> compensation. Uhg.
    >
    > Obviously, for the sake of keeping sane, I've elected to have my
    > system (virtually) located in England.


    If Fedora keeps time anything like BSD, there is a flag that indicates
    that the hardware clock is set to local time and not UTC. But the kernel
    still operates on UTC. It simply uses the time zone information to set
    the hardware clock. (In FreeBSD it is dependent on the existence of
    /etc/wall_cmos_clock on the system.)

    But the system still uses UTC for everything except reading and writing
    the hardware clock and the offsets used are still controlled by the zone
    files.

    This was done for dual boot systems which need to boot Windows which
    sets the hardware clock to local time. I have this only for my laptop
    (which is dual boot) and all Unix-only systems have the hardware clock
    set to UTC.
    --
    R. Kevin Oberman, Network Engineer
    Energy Sciences Network (ESnet)
    Ernest O. Lawrence Berkeley National Laboratory (Berkeley Lab)
    E-mail: oberman@es.net Phone: +1 510 486-8634
    Key fingerprint:059B 2DDF 031C 9BA3 14A4 EADA 927D EBB3 987B 3751

    _______________________________________________
    questions mailing list
    questions@lists.ntp.isc.org
    https://lists.ntp.isc.org/mailman/listinfo/questions
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  6. Re: Local Time

    On Mar 14, 2:05 pm, ober...@es.net (Kevin Oberman) wrote:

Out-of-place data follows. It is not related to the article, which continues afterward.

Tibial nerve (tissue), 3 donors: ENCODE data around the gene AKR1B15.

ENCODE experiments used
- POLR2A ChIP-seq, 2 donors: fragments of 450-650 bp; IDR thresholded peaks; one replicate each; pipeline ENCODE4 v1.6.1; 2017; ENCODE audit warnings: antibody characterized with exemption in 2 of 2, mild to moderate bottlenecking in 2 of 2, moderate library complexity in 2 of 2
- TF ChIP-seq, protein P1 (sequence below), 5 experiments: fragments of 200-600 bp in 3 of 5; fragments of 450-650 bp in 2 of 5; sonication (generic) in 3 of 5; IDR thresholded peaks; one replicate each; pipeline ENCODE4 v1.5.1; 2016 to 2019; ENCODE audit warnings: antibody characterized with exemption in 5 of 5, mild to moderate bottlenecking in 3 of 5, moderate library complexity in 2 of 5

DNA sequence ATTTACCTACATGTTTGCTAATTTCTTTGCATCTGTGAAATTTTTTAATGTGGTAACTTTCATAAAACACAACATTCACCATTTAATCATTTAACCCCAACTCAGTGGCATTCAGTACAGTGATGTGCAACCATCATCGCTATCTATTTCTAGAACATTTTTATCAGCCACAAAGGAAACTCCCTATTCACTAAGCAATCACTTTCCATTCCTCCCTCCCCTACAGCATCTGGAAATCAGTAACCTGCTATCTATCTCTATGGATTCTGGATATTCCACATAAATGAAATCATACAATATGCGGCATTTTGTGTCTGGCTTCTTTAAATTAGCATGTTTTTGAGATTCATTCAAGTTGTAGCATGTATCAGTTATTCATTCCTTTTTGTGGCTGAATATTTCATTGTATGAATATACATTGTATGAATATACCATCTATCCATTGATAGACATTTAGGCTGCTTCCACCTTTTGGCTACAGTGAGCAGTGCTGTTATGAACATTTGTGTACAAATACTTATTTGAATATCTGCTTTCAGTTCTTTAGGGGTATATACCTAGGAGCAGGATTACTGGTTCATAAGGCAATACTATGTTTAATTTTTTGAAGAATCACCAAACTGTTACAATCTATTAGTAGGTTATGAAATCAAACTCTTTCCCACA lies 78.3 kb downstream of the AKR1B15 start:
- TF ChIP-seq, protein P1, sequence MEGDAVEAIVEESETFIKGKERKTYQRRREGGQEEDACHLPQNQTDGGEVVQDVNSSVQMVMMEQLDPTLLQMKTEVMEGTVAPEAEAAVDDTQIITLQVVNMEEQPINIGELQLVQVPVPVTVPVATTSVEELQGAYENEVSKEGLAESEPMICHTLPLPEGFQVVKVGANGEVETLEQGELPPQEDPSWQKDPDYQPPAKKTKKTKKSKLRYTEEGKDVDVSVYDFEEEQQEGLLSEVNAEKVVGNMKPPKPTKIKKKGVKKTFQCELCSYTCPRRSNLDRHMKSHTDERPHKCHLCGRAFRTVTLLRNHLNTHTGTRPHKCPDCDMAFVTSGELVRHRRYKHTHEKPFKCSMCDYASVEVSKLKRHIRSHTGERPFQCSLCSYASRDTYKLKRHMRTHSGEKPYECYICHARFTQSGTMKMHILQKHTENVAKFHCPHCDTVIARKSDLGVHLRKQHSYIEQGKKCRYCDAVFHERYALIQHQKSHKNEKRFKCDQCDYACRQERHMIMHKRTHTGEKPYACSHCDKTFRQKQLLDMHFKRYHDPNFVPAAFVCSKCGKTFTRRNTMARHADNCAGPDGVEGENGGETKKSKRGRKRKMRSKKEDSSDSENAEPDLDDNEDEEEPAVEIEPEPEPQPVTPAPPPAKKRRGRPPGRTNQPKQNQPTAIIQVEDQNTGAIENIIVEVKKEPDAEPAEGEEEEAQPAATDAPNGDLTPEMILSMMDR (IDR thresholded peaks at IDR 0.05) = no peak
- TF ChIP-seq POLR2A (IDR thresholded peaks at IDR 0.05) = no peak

> > From: "Wolfgang S. Rupprecht"
    > > Date: Wed, 14 Mar 2007 11:18:23 -0700
    > > Sender: questions-bounces+oberman=es....@lists.ntp.isc.org

    >
    > > > Most systems keep internal time in UTC and I am hard pressed to think
    > > > of any recent system that doesn't.

    >
    > > Just for the record.

    >
    > > Unfortunately linux (at least the fedora flavor of it) has a bit or
    > > wrong-think creeping in, in this regard. The clock chip defaults to
    > > local time and the kernel knows the TZ offfset and has some
    > > compensation. Uhg.

    >
    > > Obviously, for the sake of keeping sane, I've elected to have my
    > > system (virtually) located in England.

    >
    > If Fedora keeps time anything like BSD, there is a flag that indicates
    > that the hardware clock is set to local time and not UTC. But the kernel
    > still operates on UTC. It simply uses the time zone information to set
    > the hardware clock. (In FreeBSD it is dependent on the existence of
    > /etc/wall_cmos_clock on the system.)
    >
    > But the system still uses UTC for everything except reading and writing
    > the hardware clock and the offsets used are still controlled by the zone
    > files.
    >
    > This was done for dual boot systems which need to boot Windows which
    > sets the hardware clock to local time. I have this only for my laptop
    > (which is dual boot) and all Unix-only systems have the hardware clock
    > set to UTC.
    > --
    > R. Kevin Oberman, Network Engineer
    > Energy Sciences Network (ESnet)
    > Ernest O. Lawrence Berkeley National Laboratory (Berkeley Lab)
    > E-mail: ober...@es.net Phone: +1 510 486-8634
    > Key fingerprint:059B 2DDF 031C 9BA3 14A4 EADA 927D EBB3 987B 3751
    >
    > application_pgp-signature_part
    > 1KDownload
    >
    > _______________________________________________